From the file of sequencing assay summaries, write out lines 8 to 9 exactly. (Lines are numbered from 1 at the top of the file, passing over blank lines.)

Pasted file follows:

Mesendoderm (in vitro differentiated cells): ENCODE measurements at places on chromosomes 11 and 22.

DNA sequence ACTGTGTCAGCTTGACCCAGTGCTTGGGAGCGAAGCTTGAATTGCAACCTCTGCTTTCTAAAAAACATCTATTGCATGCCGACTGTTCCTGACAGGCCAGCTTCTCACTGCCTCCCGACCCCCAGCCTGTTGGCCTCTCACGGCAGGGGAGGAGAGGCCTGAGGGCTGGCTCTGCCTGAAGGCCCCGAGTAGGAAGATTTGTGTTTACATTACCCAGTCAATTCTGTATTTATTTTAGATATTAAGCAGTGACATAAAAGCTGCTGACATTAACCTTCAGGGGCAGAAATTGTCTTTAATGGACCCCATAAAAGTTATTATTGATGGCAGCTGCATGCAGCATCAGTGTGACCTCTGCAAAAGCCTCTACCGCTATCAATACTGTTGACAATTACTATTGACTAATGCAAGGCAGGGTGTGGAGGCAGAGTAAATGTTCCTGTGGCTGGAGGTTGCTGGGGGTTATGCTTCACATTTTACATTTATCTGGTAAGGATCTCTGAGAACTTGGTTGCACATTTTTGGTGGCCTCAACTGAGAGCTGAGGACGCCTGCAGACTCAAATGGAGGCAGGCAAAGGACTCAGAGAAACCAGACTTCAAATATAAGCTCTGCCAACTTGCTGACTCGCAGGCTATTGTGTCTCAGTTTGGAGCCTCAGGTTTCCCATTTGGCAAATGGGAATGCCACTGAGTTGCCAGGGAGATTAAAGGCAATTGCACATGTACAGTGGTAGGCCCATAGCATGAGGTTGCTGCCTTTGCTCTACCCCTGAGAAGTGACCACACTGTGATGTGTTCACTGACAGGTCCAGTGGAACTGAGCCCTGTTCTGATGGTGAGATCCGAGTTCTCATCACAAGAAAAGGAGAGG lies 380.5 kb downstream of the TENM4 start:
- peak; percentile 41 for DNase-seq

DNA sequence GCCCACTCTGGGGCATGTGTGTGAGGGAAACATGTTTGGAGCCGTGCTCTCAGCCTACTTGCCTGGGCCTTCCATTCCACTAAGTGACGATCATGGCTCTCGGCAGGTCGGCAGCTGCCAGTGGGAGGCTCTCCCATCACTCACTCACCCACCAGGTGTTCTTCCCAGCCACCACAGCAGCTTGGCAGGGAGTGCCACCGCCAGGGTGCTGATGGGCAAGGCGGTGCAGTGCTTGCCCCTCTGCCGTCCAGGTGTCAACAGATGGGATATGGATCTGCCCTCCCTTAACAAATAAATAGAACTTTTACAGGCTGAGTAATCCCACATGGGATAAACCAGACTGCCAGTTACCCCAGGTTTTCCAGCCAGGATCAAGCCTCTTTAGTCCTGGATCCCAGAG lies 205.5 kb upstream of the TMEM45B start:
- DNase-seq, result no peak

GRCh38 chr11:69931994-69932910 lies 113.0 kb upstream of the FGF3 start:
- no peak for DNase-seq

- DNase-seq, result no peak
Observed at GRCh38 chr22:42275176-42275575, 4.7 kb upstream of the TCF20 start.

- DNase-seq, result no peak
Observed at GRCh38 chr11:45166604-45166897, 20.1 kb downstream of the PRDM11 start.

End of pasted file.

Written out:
- DNase-seq, result no peak
Observed at GRCh38 chr22:42275176-42275575, 4.7 kb upstream of the TCF20 start.